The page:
Blue Dragon doesn’t do everything wrong, though. The shadow system is quite well designed, for example. The main character has six different shadows to work with, which essentially count as six party members. Each shadow levels up and learns new abilities separately, and the main character and his various allies can equip any of these shadows, at which point experience points gained will be applied to it. The equipped shadow has two effects. First, it affects the character’s overall stats. Each shadow has a focus, and the stat bonuses they grant are based on that focus. Second, it affects which skills a character has access to. This is where things get a bit more interesting. While ally characters generally only have access to the skills inherent to their equipped shadow, the main character is capable of using every skill each of his shadows knows, regardless of which one he has equipped. This allows for a bit of customization, as you can select which spells to include in your spell menu. However, despite this, it quickly becomes apparent that it’s not all it’s cracked up to be. Because each shadow must be leveled up separately, it’s generally a better idea to select three shadows that work well together and focus almost exclusively on them, since trying to spread the experience gain out will likely result in a lot of unwanted grinding.
The one thing that Blue Dragon: Awakened Shadow does really well, in fact better than most games of its ilk, is how it handles loot. In the vein of Diablo, Awakened Shadow sees a lot of items and equipment drop, and these can all be used in the game’s combine system. While most similar games generally involve a lot of junk loot that’s simply sold off to vendors, Blue Dragon has found a better use. The combine system allows extra, unwanted equipment to be used to strengthen the ones you are using by enhancing its attack or defense, the only restriction being that items can only be combined with similar items: swords with swords, armor with armor, etc. When you find a new, more powerful weapon, your old weapon can be combined into it to boost its power.
The combine system does even more, though. For every piece of equipment in the game, its strength is based on its rank, D being the lowest and S being the highest. However, an item’s rank is not set in stone. Items can be found that allow you to upgrade equipment to the next rank, and in this way, literally every piece of equipment in the game can potentially be as powerful as every other. Since equipment is entirely visible on your character, you’re no longer forced to abandon a cool looking sword or piece of armor because it’s no longer viable. You can just upgrade it instead. The combine system also has dozens of recipes available to create special items, similar to alchemy systems in other games, but it’s the upgrade capabilities that really stand out as impressive. Of all the things that Blue Dragon does wrong, this is the one thing it really does right.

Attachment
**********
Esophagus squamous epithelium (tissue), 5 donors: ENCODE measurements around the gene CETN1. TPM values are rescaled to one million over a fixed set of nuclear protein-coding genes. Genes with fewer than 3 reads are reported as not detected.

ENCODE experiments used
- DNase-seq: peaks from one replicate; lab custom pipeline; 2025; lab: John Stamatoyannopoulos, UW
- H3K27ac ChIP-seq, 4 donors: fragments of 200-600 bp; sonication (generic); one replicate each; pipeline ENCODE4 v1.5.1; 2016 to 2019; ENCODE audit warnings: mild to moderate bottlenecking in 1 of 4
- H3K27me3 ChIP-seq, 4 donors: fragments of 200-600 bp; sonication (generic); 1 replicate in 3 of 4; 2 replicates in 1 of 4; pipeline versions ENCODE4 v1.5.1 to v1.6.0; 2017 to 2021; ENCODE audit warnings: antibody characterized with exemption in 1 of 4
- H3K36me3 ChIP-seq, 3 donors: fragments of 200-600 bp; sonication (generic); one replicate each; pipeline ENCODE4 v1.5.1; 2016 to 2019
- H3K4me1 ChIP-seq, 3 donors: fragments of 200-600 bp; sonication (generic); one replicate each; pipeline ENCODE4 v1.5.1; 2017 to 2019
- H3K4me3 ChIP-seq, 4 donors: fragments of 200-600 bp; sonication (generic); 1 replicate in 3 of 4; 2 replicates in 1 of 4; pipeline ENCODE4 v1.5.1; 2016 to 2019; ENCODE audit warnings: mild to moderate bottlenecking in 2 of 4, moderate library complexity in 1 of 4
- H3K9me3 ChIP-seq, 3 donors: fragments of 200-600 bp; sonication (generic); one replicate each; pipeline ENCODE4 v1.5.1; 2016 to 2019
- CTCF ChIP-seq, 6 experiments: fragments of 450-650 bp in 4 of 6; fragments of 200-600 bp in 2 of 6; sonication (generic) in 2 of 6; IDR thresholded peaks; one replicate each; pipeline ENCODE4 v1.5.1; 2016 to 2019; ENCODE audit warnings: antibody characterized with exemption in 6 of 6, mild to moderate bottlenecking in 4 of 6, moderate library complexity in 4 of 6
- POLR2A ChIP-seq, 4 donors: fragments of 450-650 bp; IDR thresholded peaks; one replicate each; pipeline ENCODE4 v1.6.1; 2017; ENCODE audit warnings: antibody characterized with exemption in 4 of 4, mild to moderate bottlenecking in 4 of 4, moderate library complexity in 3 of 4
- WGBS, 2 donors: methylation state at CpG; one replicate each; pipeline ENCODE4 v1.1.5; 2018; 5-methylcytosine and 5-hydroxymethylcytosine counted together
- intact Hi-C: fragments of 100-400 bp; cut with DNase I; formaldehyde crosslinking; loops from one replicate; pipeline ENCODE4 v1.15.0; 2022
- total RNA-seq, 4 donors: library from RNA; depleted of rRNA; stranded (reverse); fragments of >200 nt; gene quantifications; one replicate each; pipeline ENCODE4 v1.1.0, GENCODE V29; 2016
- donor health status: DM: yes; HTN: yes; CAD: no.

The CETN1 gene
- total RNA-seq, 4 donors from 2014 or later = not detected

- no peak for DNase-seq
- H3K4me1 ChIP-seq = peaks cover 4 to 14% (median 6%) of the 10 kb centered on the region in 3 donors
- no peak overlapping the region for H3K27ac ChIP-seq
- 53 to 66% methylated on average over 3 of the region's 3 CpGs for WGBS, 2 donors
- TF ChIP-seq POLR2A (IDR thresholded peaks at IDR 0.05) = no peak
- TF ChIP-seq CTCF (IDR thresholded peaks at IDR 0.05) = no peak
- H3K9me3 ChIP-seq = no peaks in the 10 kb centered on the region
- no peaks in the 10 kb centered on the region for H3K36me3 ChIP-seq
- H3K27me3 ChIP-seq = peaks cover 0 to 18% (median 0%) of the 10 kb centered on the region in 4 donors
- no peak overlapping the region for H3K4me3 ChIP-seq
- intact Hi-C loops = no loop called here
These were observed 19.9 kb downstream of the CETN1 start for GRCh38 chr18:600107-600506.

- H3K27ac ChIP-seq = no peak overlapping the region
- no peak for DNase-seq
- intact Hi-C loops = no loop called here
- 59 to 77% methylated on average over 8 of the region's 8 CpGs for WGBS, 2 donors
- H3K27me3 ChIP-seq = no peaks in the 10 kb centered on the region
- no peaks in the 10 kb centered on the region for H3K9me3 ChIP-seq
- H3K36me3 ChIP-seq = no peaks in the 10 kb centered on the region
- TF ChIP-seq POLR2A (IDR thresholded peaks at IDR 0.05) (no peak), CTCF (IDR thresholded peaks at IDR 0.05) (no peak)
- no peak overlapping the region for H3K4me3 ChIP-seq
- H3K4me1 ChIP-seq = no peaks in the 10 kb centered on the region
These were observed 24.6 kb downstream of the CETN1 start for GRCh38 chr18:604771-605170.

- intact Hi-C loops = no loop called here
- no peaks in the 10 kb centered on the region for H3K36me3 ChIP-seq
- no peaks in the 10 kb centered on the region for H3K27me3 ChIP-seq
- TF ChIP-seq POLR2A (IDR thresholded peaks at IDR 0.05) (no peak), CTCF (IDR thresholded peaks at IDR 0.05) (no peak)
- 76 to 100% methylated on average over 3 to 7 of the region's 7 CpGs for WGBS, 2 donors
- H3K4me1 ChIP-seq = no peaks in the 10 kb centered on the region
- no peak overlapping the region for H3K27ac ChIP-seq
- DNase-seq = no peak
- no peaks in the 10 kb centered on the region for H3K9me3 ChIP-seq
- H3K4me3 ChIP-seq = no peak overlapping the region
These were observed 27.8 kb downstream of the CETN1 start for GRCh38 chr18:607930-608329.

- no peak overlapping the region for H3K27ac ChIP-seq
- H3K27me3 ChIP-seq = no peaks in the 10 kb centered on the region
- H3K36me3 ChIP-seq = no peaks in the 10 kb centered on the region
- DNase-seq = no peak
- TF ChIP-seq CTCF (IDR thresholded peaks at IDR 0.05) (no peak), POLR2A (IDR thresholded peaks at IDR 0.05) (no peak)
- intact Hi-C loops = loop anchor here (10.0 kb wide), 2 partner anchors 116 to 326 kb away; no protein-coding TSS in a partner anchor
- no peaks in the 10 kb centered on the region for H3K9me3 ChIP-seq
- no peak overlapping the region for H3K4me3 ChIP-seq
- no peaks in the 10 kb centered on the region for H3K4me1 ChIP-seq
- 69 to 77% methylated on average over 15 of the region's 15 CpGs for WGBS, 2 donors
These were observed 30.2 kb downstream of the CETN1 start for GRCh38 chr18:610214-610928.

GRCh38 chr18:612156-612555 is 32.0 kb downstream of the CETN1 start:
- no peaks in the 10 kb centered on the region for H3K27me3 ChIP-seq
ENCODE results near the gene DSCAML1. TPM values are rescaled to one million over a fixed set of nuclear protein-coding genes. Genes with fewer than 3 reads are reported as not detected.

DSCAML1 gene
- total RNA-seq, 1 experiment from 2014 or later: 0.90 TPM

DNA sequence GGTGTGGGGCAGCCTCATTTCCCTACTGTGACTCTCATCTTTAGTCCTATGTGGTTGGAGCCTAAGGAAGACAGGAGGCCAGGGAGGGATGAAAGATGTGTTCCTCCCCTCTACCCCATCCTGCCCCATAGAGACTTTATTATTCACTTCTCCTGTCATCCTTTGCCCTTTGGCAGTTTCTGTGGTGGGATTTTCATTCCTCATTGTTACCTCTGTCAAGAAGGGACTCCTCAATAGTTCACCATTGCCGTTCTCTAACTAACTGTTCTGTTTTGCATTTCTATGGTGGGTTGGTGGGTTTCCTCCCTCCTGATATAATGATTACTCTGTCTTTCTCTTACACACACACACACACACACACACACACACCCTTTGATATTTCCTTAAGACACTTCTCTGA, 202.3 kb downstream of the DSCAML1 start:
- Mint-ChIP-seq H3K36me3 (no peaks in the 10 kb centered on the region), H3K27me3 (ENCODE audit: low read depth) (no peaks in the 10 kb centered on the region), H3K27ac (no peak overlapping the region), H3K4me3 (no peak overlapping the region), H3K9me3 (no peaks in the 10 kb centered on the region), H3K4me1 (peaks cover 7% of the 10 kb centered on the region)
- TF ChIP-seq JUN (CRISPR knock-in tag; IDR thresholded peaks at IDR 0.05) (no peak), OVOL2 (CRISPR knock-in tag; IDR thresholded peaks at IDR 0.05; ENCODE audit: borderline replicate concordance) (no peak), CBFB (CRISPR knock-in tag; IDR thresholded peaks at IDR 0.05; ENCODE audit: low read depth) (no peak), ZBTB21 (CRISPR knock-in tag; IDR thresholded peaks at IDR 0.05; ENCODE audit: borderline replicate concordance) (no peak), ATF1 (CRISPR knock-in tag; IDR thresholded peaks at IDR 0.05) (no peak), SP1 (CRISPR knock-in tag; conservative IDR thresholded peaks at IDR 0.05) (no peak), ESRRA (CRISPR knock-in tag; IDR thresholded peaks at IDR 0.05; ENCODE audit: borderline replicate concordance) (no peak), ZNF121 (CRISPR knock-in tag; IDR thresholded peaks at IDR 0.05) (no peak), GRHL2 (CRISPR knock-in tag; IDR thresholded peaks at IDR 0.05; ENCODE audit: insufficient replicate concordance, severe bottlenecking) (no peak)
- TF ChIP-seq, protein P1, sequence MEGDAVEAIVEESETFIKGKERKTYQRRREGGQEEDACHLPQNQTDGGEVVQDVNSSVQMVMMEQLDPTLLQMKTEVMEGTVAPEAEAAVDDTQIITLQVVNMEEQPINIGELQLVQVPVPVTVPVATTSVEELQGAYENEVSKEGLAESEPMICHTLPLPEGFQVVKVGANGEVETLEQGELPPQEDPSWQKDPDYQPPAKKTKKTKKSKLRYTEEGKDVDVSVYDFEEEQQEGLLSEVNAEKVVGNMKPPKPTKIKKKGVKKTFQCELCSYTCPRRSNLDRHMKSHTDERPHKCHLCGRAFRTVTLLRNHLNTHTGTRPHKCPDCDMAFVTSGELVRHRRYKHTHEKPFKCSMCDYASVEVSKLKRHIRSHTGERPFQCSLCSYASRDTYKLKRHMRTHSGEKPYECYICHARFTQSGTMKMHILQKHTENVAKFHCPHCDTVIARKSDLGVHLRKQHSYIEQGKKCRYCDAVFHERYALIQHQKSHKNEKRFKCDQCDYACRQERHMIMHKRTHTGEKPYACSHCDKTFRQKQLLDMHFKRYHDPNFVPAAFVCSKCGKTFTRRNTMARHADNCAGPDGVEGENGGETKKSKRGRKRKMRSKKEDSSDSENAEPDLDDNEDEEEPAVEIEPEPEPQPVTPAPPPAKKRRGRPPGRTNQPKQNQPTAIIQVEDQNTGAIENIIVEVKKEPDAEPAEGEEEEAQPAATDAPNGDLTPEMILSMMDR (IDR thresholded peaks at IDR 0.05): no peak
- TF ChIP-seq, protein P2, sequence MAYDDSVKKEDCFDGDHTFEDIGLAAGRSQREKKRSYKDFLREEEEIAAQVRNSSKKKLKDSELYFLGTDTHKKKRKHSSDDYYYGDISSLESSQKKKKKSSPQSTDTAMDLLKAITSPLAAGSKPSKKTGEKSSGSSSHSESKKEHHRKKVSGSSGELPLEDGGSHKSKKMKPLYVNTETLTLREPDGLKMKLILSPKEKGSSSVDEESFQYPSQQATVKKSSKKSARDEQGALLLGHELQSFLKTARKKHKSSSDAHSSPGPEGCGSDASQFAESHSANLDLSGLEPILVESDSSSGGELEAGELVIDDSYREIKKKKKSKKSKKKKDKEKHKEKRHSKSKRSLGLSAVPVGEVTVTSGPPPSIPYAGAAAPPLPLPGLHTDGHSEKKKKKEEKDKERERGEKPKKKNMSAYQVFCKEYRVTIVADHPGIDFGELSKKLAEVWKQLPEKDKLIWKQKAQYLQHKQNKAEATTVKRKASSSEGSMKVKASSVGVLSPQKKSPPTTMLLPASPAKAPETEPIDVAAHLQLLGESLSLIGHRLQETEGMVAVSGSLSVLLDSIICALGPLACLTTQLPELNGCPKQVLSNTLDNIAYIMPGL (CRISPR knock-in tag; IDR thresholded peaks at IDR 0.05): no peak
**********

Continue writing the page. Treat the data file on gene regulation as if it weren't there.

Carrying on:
Awakened Shadow‘s visuals are also quite solid. The 3D is quite impressive for the DS, and the character customizer allows you to generate your own Toriyama-styled character. While the feature choices are fairly limited, new hairstyles are unlocked over the course of the game, which can be applied at the barber in town. Of course, hair is fairly irrelevant since most of the time it’ll be covered up by a hat. The environments are colorful, but not nearly as attractive as the character and enemy models, which are quite detailed.
The audio doesn’t share the quality of the visuals, unfortunately. The soundtrack is almost entirely rehashed from the original’s, but with a much lower sound quality. RPG fans will probably feel a sense of nostalgia when listening to the in-game music, as the electronic instrumentation used in the game are identical to the ones used by composer Nobuo Uematsu in Final Fantasy VII. This low-quality format might have been acceptable in 1997, but it doesn’t fly today, especially so late in the DS’s life-cycle when we’ve already seen countless examples of better sound quality. The game also features a bit of voicework, but the acting is poor and the sound quality is equally bad.
There are a huge number of other issues plaguing the game: sparse save points, a quest-based structure with hardly any quests, and a difficulty curve heavily dependent on level are just a few. But the most obnoxious thing about Blue Dragon: Awakened Shadow, beyond the clunky mechanics, beyond the poor localization, is how blatantly it attempts to mimic Dragon Quest IX, and how poorly it does it. Blue Dragon: Awakened Shadow also features online play through the DS’s wifi, but I cannot comment on it as I did not attempt to make use of it. It’s possible that online play can make the game slightly more enjoyable, especially since you won’t have to rely on the terrible AI-controlled characters. However, as a single-player experience, Blue Dragon: Awakened Shadow is a terrible game.
Combine system is fantastic
Bland and clunky combat
Sparse save points
Incredibly stupid ally AI